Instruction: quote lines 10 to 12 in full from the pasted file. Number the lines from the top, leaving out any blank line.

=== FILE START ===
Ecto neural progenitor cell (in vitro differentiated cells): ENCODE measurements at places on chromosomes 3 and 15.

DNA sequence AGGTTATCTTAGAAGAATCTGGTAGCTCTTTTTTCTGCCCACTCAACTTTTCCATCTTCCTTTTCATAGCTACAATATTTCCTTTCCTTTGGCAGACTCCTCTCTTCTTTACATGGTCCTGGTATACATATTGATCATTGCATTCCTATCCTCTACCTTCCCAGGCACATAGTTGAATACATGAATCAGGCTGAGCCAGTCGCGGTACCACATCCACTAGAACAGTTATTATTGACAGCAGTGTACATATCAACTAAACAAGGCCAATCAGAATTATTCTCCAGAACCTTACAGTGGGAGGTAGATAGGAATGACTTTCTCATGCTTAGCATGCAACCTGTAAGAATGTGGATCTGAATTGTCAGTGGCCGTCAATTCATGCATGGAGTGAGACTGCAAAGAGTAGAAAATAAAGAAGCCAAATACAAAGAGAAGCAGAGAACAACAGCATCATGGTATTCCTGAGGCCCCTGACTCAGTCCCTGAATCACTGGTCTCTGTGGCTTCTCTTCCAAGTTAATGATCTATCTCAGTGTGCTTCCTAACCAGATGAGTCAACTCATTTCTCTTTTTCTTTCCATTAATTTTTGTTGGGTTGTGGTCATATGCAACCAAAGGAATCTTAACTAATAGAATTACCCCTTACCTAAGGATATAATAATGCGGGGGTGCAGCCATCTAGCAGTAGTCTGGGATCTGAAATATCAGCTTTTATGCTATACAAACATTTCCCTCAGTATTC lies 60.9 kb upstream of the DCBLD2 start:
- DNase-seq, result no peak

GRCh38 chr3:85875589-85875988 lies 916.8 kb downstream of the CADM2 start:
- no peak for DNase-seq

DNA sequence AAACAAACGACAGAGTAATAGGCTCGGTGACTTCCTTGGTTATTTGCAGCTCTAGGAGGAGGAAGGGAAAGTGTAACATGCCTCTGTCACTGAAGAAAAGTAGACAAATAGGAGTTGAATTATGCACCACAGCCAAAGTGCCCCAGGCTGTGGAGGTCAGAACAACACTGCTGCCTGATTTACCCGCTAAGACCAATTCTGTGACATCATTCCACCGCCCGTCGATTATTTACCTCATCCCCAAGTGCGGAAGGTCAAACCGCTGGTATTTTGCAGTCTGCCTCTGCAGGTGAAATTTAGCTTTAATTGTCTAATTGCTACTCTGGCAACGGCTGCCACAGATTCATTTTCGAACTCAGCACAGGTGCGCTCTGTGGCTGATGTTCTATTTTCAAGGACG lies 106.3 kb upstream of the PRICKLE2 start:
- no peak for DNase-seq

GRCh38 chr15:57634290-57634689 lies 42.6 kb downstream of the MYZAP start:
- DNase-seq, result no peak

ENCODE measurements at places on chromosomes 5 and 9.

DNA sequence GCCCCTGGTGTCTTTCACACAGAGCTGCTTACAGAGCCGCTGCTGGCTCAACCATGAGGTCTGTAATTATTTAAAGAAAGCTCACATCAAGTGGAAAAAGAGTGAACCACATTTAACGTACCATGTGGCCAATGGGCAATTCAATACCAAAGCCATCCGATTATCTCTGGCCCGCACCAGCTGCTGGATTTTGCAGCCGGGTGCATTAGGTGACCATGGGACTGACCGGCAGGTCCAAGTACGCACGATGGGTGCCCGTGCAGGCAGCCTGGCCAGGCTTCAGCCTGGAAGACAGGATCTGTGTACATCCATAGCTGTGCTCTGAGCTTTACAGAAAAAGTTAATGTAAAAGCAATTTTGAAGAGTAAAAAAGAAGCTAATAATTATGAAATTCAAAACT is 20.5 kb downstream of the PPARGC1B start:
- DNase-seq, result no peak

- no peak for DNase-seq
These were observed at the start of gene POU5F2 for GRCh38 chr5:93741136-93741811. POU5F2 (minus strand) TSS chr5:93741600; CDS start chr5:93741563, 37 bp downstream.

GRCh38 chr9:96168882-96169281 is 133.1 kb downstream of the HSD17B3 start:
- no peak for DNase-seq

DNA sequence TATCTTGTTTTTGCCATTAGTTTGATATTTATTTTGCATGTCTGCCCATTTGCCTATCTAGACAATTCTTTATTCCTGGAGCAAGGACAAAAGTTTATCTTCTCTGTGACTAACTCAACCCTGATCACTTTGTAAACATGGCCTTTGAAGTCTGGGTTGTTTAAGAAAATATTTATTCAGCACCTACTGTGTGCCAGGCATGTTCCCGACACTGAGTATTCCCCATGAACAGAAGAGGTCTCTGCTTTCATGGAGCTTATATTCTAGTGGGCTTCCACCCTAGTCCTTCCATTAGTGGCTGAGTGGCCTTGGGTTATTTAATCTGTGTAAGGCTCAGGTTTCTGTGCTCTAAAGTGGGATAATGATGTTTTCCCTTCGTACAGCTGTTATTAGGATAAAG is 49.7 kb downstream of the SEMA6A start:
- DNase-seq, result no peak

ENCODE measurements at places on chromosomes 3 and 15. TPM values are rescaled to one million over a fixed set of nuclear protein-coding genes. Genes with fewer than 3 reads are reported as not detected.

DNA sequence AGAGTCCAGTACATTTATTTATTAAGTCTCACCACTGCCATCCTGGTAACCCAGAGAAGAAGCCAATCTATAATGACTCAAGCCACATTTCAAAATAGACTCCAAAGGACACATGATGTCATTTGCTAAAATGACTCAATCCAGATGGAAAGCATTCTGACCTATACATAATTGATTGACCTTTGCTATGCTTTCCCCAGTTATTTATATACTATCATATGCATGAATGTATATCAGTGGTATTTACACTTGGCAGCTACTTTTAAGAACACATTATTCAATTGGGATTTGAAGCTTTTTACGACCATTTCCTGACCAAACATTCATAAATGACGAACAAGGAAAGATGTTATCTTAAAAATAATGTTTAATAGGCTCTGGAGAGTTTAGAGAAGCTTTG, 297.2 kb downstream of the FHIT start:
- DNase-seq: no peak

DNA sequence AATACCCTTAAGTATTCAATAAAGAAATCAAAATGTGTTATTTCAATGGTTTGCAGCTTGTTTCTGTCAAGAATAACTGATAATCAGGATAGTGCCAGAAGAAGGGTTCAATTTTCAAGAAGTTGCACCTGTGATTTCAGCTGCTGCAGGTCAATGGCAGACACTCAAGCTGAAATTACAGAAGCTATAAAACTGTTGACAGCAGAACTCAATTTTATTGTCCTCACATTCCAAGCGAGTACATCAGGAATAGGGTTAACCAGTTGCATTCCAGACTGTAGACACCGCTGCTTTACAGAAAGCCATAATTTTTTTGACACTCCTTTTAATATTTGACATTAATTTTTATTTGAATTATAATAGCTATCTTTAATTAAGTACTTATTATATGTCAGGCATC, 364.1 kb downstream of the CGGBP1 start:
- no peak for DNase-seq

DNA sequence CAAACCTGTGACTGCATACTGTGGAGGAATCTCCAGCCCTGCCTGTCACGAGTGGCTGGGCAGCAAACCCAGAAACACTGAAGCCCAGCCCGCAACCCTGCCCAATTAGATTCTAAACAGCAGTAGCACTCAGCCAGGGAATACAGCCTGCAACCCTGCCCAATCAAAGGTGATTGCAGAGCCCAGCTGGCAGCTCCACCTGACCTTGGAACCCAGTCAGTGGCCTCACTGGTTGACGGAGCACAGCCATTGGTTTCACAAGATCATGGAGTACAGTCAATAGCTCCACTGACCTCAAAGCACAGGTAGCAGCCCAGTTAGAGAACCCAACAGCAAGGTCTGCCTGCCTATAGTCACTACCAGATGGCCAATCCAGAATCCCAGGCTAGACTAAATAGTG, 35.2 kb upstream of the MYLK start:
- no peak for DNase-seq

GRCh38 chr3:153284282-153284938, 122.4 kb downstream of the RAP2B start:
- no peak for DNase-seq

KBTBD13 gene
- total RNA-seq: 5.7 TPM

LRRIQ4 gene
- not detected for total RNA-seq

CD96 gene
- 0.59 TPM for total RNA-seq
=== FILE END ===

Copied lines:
ENCODE measurements at places on chromosomes 5 and 9.

DNA sequence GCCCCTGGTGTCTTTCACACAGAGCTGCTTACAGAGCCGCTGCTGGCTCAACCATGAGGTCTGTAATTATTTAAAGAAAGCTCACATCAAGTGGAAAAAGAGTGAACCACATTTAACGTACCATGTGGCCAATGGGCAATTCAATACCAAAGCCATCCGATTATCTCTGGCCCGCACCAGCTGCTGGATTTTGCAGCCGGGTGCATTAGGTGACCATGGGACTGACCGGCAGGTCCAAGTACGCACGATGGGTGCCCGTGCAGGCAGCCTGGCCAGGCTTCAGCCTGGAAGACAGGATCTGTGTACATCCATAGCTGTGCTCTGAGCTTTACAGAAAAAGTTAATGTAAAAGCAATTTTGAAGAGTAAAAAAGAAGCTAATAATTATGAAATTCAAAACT is 20.5 kb downstream of the PPARGC1B start:
- DNase-seq, result no peak